Spiritual refining: or A treatise of grace and assurance Wherein are handled, the doctrine of assurance. The use of signs in self-examination. How true graces may be distinguished from counterfeit. Several true signs of grace, and many false ones. The nature of grace under divers Scripture notions or titles, as regeneration, the new-creature, the heart of flesh, vocation, sanctification, &c. Many chief questions (occasionally) controverted between the orthodox and the Arminians. As also many cases of conscience. Tending to comfort and confirm saints. Undeceive and convert sinners. Being CXX sermons preached and now published by Anthony Burgess sometime fellow of Emanuel Colledge in Cambridge, and now pastor of the church of Sutton-Coldfield in Warwickshire.
Burgess, Anthony, d. 1664.


That not all mankinde are called with a saving call; How absurd it is to hold, That the Works of God, the Sun, Moon and Stars, &c. may so call Men; And Gods Justice cleared in that point, stirring up all to behold the severity and goodness of the Lord.

ACTS. 2. 39.
For the promise is unto you, and to your children, and to all that are afar off, even as many as the Lord our God shall call.

VVE have handled the third kinde of persons enumerated in this Text; viz. Those that are afar off. The next thing in order to be consider∣ed, Is the further description of those that are afar off, which is by way of restriction and limitation, As many as God shall call; wherein observe, 1. The limitation of the number, As many as God shall call: You see its not an universal, its not to all that are afar off, but onely to those whom God shall call unto him. 2. There is the benefit or priviledge God vouchsafeth, described; 1. From the nature of it, Call. 2. From the efficient cause, The Lord our God shall call; the Greek word is with the proposition, 〈 in non-Latin alphabet 〉, shall call unto him, which doth partly denote, the great distance that all men by nature are from Page  692 him; and partly, the mighty power and strength of God, whose word onely can make such a change. Christ from heaven said, Saul, Saul, why persecutest thou me, and his Blackamoor skin, yea, heart, was presently made white and clean: Christ did by a word onely call Matthew the Publican from his place of gain and profit, and he presently leaveth all and followeth him: Thus as he said to Christ, Lord, if thou say but the word, my servant shall live: So its here; Lord, if thou speak but the word, the mountains will melt like wax, iron swim, the rivers of Jordan run backward, the hills skip like lambs; that is, the lives, the thoughts, the purposes of men will be wholly altered and changed; its but Gods call, and that will make the deaf to hear, and the foolish to under∣stand: And partly this doth imply, the meer good will and pleasure of God, it resolveth all into his grace: Here is no goodness, no worth in these men that are afar off, moving God, but, As many as God shall call: The utmost into which all is resolved is God will have mercy, on whom he will have mercy. I shall at this time pitch on the restriction or limitation of the subject, Not all that are afar off, onely such whom God shall call: And from thence observe,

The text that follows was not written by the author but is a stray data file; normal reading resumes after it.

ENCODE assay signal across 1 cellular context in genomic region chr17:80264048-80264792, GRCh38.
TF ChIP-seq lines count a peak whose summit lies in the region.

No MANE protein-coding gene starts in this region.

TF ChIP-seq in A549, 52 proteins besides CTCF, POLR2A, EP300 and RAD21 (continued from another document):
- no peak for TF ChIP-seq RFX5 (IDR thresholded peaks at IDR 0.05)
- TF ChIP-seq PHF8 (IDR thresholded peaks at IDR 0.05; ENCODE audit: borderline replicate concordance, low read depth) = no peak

That not all of mankinde, but some onely doth God call, with a saving call.*

The Apostle plainly makes a difference of these that are thus afar off, and this onely to come from God; some are so afar off, that they never hear the voyce of God in the word calling them to repent, and believe in Christ: Others again have salvation brought unto their house; and if thou ask, why God calls such, and not others? Noli Scrutari, do not curiously pry in this mystery, Gods ways are just, even when they are hidden to us: Too much gazing on this Sun, may quickly blinde us.

To open and clear this point, consider,